Louise Bundy, the mother and loyal defender of serial killer Ted Bundy, died last month at the age of 88.
Bundy, who remained faithful to her son right up to the day of his execution and afterward, passed in her hometown of Tacoma after a long illness, the News Tribune reported on Wednesday. Her death was confirmed to the Associated Press by the Rev. Melvin Woodworth, pastor of Tacoma's First United Methodist Church, which she attended from 1951 until a few years ago, when her health prevented her from attending services.
Ted Bundy was arrested and charged with 30 homicides committed in seven states between 1974 and 1978. For years, Bundy’s mother refused to believe the charges, even making public statements defending her son's innocence.
"Ted Bundy does not go around killing women and little children!" she told the News Tribune in 1980 after her son was convicted in the Florida killings. "And I know this, too, that our never-ending faith in Ted -- our faith that he is innocent -- has never wavered. And it never will."
Ted Bundy’s mother soon retreated from her son’s defense after he confessed to murdering more than two dozen women. Bundy, who was regarded as handsome and charismatic, was executed in 1989 following his conviction of killing two Florida State University sorority members and a 12-year-old girl.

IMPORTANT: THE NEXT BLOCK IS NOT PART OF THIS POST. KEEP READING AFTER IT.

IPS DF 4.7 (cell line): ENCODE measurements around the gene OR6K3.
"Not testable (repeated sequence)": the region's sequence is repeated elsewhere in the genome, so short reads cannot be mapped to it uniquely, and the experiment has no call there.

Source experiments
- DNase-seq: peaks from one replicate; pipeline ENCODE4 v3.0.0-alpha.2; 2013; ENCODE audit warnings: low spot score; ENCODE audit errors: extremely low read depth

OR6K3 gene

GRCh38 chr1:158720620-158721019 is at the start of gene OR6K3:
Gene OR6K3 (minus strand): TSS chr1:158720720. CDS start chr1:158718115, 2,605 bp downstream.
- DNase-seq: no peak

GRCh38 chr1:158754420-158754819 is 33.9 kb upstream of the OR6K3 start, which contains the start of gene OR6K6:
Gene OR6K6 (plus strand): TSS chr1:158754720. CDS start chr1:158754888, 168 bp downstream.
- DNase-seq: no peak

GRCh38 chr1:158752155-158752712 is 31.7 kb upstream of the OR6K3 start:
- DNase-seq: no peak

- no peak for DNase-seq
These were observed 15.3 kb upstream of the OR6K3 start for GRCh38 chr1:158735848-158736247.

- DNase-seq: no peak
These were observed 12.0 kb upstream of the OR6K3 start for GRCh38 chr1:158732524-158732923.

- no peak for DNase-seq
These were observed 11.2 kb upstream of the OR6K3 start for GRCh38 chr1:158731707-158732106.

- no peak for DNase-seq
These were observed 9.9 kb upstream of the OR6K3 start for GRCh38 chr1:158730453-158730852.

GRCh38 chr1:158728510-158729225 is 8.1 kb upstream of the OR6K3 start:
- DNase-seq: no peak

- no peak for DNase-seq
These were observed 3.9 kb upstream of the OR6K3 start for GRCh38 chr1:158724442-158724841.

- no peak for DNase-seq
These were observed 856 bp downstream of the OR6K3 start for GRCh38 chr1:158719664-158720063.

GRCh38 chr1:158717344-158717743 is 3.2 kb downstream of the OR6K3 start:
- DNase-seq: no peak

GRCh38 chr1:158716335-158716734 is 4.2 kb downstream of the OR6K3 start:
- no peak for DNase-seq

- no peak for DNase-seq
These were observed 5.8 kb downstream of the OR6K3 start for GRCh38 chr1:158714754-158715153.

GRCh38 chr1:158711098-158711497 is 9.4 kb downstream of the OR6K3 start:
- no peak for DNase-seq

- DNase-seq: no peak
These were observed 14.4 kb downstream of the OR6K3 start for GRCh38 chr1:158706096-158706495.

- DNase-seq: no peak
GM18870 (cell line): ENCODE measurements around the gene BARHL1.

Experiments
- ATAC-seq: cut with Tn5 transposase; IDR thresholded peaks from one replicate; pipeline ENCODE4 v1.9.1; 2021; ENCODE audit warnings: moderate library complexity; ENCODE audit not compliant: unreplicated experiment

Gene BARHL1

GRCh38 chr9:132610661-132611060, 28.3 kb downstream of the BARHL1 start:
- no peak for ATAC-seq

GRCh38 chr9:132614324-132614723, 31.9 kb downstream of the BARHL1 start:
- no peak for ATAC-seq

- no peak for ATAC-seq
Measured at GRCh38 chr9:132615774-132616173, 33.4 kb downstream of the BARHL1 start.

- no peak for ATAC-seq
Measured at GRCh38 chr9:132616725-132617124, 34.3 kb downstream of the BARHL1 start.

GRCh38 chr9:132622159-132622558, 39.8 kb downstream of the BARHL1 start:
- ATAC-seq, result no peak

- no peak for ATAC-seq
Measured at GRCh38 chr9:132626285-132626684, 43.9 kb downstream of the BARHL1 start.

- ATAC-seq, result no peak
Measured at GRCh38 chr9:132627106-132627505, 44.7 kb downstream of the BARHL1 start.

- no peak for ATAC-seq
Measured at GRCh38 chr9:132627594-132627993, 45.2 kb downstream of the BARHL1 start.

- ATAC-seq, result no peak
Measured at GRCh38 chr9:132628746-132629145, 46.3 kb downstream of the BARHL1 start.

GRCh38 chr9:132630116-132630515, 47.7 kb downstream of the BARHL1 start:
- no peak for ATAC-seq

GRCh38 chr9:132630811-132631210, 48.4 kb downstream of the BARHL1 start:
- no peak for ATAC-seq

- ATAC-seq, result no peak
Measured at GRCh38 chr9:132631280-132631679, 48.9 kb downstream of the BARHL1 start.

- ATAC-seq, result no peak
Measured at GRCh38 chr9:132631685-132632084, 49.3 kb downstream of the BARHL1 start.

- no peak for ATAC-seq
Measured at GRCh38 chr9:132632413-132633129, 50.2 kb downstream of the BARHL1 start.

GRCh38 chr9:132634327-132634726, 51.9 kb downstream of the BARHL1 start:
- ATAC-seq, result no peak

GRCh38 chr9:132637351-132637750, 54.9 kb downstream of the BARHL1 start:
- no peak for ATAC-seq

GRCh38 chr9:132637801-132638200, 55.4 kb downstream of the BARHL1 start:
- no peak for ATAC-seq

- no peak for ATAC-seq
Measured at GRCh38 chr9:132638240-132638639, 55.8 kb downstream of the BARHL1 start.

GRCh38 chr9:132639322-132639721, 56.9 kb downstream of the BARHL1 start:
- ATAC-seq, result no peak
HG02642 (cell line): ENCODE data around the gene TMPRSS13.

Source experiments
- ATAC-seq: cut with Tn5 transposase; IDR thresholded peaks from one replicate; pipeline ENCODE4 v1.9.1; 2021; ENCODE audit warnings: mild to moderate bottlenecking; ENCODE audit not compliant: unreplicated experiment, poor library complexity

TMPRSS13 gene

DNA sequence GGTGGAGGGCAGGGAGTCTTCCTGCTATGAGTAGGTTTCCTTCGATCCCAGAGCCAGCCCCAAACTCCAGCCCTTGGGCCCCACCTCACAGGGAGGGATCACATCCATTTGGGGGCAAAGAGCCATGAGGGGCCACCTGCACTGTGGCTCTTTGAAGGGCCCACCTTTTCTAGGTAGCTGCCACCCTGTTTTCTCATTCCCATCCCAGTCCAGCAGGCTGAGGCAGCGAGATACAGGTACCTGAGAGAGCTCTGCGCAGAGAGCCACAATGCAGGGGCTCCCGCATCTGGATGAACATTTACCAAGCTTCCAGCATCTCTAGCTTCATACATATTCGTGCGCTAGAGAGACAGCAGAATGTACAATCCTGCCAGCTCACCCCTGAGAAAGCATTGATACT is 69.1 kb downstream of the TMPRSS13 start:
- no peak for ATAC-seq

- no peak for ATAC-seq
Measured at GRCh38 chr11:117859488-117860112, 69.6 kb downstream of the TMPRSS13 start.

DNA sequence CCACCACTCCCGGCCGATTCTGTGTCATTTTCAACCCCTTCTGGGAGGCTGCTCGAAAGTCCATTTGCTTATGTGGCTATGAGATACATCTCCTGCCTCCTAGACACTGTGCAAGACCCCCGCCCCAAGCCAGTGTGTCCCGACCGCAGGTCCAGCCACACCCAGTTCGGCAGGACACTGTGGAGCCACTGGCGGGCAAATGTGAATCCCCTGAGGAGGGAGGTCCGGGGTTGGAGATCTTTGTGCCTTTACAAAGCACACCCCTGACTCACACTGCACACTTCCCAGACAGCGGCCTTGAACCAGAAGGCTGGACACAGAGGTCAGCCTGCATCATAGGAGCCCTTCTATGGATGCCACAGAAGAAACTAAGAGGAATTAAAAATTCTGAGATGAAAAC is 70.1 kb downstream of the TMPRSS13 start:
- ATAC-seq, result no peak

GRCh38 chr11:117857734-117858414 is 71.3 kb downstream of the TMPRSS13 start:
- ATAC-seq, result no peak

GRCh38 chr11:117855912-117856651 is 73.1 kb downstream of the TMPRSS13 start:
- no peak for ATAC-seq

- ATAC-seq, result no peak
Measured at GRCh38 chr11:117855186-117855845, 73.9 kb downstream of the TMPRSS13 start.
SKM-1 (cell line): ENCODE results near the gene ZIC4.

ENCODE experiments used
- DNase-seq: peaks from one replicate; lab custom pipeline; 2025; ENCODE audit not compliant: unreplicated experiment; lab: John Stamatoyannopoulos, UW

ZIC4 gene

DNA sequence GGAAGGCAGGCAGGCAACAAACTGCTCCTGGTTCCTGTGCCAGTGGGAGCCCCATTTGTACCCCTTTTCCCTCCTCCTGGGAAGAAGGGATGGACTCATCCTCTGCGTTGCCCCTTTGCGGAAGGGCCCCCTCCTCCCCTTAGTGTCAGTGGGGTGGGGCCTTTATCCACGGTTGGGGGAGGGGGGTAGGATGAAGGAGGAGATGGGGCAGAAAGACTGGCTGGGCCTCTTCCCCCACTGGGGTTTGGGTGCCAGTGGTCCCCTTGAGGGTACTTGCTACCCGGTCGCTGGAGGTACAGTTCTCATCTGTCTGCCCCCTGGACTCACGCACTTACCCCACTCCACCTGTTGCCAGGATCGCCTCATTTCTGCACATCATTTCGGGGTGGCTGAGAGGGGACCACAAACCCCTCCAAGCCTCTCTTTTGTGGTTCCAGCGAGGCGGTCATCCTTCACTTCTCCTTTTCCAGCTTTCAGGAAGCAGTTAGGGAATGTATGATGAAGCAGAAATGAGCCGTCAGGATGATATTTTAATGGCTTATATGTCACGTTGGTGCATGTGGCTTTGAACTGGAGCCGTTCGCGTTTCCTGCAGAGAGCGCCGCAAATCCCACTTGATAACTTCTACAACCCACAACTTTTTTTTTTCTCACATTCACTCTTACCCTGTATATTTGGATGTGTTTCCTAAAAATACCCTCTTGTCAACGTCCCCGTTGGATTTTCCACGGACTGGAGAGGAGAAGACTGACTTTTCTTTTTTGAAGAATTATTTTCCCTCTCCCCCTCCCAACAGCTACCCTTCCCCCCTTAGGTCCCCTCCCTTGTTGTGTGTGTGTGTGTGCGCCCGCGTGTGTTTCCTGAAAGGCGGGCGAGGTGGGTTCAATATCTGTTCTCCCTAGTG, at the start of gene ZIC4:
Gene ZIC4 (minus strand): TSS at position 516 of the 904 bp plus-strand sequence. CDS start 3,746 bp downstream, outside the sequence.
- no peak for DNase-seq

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Criminal lawyer John Henry Browne, who defended the serial killer, recalled Ted Bundy's mother as "very quiet, very much concerned about her son," the Associated Press reported.
In a telephone interview with the AP, Browne said he hadn't spoken with Louise Bundy in several decades, but he had flown to Florida with her several times after Bundy was arrested there.
"I do know her insistence on Ted's innocence actually waned even before he started confessing, but her love for him certainly didn't," he told the newswire.
Louise Bundy’s last words to her son came on his execution day when she yelled at him at the end of the second call, "You'll always be my precious son."
She remained in Tacoma following her son's execution and was an active member of her local church, the Clarion Ledger said in an article. In addition, the newspaper reported that Louise Bundy and her husband, John Bundy, endured jokes and dirty looks over the years and often changed their telephone number to avoid angry calls.
Biographer Ann Rule described Ted Bundy as "a sadistic sociopath who took pleasure from another human's pain and the control he had over his victims, to the point of death, and even after."
Attorney Polly Nelson, a member of Bundy's last defense team, wrote that her client "was the very definition of heartless evil."